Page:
What two great hornbills can teach us about Goa’s true wild side
Every day, I walk my dogs up a hill, through a cashew orchard carved into a jungle, in the village of Siolim, Goa. Here, over the past few months, I came to know a pair of great hornbills. I watched as they flew over the tree canopy, their expansive black wings rimmed in white, their bright yellow beaks appearing like beacons at dusk. Sometimes, I just heard their deep calls in the distance, or the unmistakable loud whooshing of their wing beats.
Can you be third time lucky in chasing a tiger?
When a friend and I decided to visit the Ranthambore Tiger Reserve one February weekend, little did we know what a chase it would be to spot a tiger! Neither of us had been there before. Reaching Ranthambore was easy – only three-and-a-half hours by fast train from Delhi. Booking a hotel for a long weekend, even a month in advance, was another matter. Most hotels were full, be they in the Rs. 5000 or the Rs. 25,000 per night price range. This included the Shergarh Resort – said to be frequented by the Gandhis and Scindias. Then, by sheer chance, we found rooms in Tiger Den – a beautifully-located resort with very helpful staff.
Iffat Nawaz’s Shurjo’s Clan is a debut novel of startling promise
Shurjo’s Clan, Iffat Nawaz’s debut novel, is a captivating book of magical story-telling about Bangladesh’s freedom movement. War, Partition, martyrs and their families, the struggle for identity, displaced idealism, the blurring of the ordinary and the extraordinary, characterised by intense emotions of love, loss, and, above all, a pull towards one’s roots and motherland, come together in the book.
Tuticorin is a gripping account of IPS officer Anoop Jaiswal’s journey of discovery through one of the most crime-prone districts of Tamil Nadu
An IPS officer from Gorakhpur in Uttar Pradesh, declared a “misfit” from the get go, finds himself fighting the government all the way to the Supreme Court to retain his place in the service. The odds are stacked against him, but he wins, and is then assigned to the Tamil Nadu cadre, where he is posted in a deceptively slow paced southern district, first as an Assistant Superintendent of Police and later as the Superintendent.
Despite some obvious omissions, A New History of India is a timely endeavour that accounts for the paradoxes of our contemporary approach to the study of the past
The French historian Emmanuel Le Roy Ladurie once said that there are two kinds of historians – the truffle hunters and parachutists. The former makes the threadbare scrutiny of past events their calling; the latter try to discern patterns, or discontinuities, in centuries. But how does one describe a work that condenses thousands of years of history of the Indian subcontinent in a little more than 400 pages, each of which is rich in detail? In A New History of India by Rudrangshu Mukherjee, Shobita Punja and Toby Sinclair begin their account with the “Making of the Indian Subcontinent” that took billions of years. The book concludes with a discussion on the challenges faced by the country as it completes 75 years as an independent nation.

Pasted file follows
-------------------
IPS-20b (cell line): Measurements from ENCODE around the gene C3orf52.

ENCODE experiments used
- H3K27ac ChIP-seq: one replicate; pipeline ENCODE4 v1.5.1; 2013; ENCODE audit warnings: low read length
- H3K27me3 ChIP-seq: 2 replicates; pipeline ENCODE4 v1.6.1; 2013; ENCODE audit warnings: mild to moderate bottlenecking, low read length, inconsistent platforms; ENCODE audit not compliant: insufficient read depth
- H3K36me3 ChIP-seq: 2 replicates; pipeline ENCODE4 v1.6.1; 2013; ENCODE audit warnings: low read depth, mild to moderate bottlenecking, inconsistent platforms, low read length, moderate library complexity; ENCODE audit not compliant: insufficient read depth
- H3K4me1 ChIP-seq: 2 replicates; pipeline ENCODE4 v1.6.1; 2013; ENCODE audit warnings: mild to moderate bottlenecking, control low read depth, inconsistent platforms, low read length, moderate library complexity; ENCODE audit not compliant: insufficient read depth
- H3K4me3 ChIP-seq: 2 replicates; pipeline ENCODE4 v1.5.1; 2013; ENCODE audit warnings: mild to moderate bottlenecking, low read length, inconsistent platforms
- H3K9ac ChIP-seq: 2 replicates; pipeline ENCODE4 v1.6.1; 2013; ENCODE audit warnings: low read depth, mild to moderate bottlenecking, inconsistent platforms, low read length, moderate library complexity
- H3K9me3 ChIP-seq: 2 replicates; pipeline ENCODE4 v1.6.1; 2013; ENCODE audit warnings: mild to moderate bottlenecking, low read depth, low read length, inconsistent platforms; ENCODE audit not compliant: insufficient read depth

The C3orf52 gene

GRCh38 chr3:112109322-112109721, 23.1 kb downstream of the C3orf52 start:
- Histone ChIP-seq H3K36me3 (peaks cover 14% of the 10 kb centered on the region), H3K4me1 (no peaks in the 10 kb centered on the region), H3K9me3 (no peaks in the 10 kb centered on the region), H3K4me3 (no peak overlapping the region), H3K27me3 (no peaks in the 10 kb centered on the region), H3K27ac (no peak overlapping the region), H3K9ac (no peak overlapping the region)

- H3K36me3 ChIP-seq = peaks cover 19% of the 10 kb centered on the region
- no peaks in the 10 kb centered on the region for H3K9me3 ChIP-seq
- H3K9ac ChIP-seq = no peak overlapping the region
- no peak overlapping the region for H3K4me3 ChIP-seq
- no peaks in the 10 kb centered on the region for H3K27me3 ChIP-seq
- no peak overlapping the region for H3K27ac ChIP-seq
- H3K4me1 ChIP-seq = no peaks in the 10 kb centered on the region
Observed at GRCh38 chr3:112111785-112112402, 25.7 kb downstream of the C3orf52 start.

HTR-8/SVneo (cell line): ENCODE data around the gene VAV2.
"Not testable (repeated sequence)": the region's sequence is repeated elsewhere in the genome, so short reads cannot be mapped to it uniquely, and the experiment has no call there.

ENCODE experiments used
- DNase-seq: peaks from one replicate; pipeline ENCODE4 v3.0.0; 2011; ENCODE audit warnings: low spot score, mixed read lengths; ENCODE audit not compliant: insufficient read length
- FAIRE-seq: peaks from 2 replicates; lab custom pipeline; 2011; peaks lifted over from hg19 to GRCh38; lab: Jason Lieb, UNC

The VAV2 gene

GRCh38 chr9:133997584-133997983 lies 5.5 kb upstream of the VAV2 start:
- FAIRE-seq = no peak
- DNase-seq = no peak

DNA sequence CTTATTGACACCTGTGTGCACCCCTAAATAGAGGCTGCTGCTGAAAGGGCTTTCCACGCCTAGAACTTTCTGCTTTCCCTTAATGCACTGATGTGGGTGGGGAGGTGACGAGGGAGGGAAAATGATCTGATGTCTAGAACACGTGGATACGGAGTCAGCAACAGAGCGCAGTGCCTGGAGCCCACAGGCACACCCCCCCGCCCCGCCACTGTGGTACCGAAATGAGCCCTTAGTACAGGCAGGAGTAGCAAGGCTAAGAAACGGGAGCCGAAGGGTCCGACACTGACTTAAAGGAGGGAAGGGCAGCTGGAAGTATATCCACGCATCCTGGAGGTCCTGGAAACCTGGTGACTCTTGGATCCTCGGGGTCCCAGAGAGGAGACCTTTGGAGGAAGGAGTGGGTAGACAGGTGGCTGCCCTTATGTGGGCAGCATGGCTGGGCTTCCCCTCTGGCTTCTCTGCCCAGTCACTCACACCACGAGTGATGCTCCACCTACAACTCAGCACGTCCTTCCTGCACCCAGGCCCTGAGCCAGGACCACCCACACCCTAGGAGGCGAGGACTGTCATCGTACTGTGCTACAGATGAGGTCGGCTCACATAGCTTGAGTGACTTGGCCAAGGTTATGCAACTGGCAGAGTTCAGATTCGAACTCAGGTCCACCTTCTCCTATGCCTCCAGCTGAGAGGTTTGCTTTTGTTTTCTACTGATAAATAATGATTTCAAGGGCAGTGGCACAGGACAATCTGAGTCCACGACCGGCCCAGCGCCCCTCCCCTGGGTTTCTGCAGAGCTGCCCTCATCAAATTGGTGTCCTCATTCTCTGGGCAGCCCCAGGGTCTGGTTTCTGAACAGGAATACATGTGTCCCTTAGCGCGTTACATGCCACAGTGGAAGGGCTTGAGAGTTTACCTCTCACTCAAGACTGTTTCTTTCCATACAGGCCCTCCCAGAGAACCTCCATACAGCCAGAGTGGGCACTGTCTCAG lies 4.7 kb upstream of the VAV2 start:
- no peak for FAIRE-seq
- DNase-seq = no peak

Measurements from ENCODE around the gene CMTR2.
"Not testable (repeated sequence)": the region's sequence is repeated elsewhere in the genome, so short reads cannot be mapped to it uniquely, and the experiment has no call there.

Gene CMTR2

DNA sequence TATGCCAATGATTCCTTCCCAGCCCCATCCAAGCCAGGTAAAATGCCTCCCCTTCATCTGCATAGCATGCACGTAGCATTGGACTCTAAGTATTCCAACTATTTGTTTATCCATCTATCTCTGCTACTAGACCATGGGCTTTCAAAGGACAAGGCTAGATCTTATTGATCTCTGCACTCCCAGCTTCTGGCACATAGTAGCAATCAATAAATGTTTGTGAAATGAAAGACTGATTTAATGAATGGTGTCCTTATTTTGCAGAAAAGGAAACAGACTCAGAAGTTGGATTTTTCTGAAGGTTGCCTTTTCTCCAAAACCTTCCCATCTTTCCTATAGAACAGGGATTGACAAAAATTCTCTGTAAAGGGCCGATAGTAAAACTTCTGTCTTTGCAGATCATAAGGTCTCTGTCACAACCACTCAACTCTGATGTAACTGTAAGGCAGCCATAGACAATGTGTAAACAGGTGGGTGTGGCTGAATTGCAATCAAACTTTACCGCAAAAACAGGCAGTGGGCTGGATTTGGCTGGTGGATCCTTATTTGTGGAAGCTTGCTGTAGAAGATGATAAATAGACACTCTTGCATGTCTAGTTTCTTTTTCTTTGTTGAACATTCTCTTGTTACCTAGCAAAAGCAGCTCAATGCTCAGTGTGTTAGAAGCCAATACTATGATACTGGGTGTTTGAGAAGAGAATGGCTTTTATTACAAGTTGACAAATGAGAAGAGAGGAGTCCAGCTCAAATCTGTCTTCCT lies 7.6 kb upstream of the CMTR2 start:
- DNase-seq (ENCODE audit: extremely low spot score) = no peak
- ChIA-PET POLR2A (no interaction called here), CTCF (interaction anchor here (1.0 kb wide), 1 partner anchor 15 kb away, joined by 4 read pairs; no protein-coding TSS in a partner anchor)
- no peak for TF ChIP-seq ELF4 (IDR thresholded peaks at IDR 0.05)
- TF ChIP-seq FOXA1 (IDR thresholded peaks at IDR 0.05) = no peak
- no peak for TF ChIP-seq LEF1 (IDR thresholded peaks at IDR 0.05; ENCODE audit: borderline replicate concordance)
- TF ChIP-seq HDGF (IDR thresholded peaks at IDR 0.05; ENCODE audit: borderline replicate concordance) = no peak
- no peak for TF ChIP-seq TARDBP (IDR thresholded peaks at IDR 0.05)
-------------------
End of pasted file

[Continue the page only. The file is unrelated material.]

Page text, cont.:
How birdsong and bird calls can set the tone for the day
Usually, the first question I ask newbie birders is “what do you think is the most important physical requisite to be a birder: Your eyes, your ears, your nose or any other?”
Most often, the answer is “eyes”, but several do home into what is the most important faculty – at least, according to me: your ears. Spotting birds in foliage is hard enough, but if you hear them, you know they are there…
Remembering Jasleen Dhamija, India’s custodian of crafts (1933-2023)
The blue turquoise gleam of glass in the sunlight would have caught anyone’s eye. It certainly caught mine. The graceful table had been neatly arranged, its antique inlaid wooden top from Kashmir burnished brown with signature carvings around the edges, a plate of roasted pistachios (“They are from Iran, a friend brought them, the best in the world,” said Jasleen Dhamija) and two glasses of chilled nimbu pani resting on it, served by her ever loyal staff, as her pet dog pushed its muzzle between us.
A look at the seminal works of Japanese Nobel laureate Kenzaburō Ōe, who passed away recently
A maverick of the literary world who rejected honours by the Emperor of Japan because he believed in no institution other than democracy, Nobel Laureate Kenzaburō Ōe, born 1935, died on March 3 at the age of 88, leaving behind a lifetime of fiction and non-fiction on war, family, destiny and, in his own words, “the dignity of human beings.” Here’s a short introductory glimpse of his oeuvre.
What a new film tells us about dealing with death
Ethan Sisser had stage-four brain cancer. One of his last sights was the scenic ridge tops of the Southern Appalachian – Blue Ridge Mountains of Asheville, North Carolina. On April 2, 2021, the 36-year-old breathed his last. Between waves of an unbowed pandemic, Sisser could have died alone, had it not been for his dying wish – he wanted a movie made of his last day, “leaving his body” surrounded by a “community”.